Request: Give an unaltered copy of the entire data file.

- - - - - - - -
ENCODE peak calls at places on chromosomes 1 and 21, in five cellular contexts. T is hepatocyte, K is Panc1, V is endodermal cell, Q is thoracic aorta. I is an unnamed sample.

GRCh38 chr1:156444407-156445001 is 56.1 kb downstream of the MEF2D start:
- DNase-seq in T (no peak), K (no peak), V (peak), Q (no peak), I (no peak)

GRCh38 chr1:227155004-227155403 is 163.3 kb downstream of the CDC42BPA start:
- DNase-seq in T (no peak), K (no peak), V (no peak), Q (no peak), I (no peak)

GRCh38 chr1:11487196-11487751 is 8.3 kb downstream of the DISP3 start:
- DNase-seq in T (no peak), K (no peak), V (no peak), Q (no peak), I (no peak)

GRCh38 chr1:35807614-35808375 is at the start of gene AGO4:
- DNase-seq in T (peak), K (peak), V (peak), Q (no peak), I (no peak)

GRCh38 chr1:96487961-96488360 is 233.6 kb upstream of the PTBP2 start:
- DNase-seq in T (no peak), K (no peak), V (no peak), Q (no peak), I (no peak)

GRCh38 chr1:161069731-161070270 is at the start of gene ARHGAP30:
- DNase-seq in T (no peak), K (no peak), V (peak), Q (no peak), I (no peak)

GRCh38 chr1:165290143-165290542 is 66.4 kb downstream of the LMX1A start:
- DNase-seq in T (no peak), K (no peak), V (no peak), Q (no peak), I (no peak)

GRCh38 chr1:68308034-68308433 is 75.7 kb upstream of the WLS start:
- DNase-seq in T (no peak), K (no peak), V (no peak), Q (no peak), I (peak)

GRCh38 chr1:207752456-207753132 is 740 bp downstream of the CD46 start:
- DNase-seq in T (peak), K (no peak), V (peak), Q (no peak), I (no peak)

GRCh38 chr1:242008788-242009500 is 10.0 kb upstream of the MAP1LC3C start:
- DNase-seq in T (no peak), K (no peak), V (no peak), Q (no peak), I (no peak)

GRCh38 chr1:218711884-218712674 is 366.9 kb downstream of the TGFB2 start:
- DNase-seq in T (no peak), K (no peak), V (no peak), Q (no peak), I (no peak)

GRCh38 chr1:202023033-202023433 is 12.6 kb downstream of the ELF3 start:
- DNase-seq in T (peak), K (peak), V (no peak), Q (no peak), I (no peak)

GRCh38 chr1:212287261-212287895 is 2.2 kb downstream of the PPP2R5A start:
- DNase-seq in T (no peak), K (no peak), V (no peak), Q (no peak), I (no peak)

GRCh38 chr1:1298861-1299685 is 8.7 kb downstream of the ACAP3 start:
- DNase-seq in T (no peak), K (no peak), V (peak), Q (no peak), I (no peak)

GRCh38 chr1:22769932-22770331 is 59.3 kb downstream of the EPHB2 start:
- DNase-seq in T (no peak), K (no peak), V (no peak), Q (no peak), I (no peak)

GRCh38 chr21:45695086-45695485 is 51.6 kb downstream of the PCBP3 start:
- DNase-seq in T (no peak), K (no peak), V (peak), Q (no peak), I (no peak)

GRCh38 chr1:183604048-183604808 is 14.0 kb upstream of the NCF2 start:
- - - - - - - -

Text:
ENCODE peak calls at places on chromosomes 1 and 21, in five cellular contexts. T is hepatocyte, K is Panc1, V is endodermal cell, Q is thoracic aorta. I is an unnamed sample.

GRCh38 chr1:156444407-156445001 is 56.1 kb downstream of the MEF2D start:
- DNase-seq in T (no peak), K (no peak), V (peak), Q (no peak), I (no peak)

GRCh38 chr1:227155004-227155403 is 163.3 kb downstream of the CDC42BPA start:
- DNase-seq in T (no peak), K (no peak), V (no peak), Q (no peak), I (no peak)

GRCh38 chr1:11487196-11487751 is 8.3 kb downstream of the DISP3 start:
- DNase-seq in T (no peak), K (no peak), V (no peak), Q (no peak), I (no peak)

GRCh38 chr1:35807614-35808375 is at the start of gene AGO4:
- DNase-seq in T (peak), K (peak), V (peak), Q (no peak), I (no peak)

GRCh38 chr1:96487961-96488360 is 233.6 kb upstream of the PTBP2 start:
- DNase-seq in T (no peak), K (no peak), V (no peak), Q (no peak), I (no peak)

GRCh38 chr1:161069731-161070270 is at the start of gene ARHGAP30:
- DNase-seq in T (no peak), K (no peak), V (peak), Q (no peak), I (no peak)

GRCh38 chr1:165290143-165290542 is 66.4 kb downstream of the LMX1A start:
- DNase-seq in T (no peak), K (no peak), V (no peak), Q (no peak), I (no peak)

GRCh38 chr1:68308034-68308433 is 75.7 kb upstream of the WLS start:
- DNase-seq in T (no peak), K (no peak), V (no peak), Q (no peak), I (peak)

GRCh38 chr1:207752456-207753132 is 740 bp downstream of the CD46 start:
- DNase-seq in T (peak), K (no peak), V (peak), Q (no peak), I (no peak)

GRCh38 chr1:242008788-242009500 is 10.0 kb upstream of the MAP1LC3C start:
- DNase-seq in T (no peak), K (no peak), V (no peak), Q (no peak), I (no peak)

GRCh38 chr1:218711884-218712674 is 366.9 kb downstream of the TGFB2 start:
- DNase-seq in T (no peak), K (no peak), V (no peak), Q (no peak), I (no peak)

GRCh38 chr1:202023033-202023433 is 12.6 kb downstream of the ELF3 start:
- DNase-seq in T (peak), K (peak), V (no peak), Q (no peak), I (no peak)

GRCh38 chr1:212287261-212287895 is 2.2 kb downstream of the PPP2R5A start:
- DNase-seq in T (no peak), K (no peak), V (no peak), Q (no peak), I (no peak)

GRCh38 chr1:1298861-1299685 is 8.7 kb downstream of the ACAP3 start:
- DNase-seq in T (no peak), K (no peak), V (peak), Q (no peak), I (no peak)

GRCh38 chr1:22769932-22770331 is 59.3 kb downstream of the EPHB2 start:
- DNase-seq in T (no peak), K (no peak), V (no peak), Q (no peak), I (no peak)

GRCh38 chr21:45695086-45695485 is 51.6 kb downstream of the PCBP3 start:
- DNase-seq in T (no peak), K (no peak), V (peak), Q (no peak), I (no peak)

GRCh38 chr1:183604048-183604808 is 14.0 kb upstream of the NCF2 start: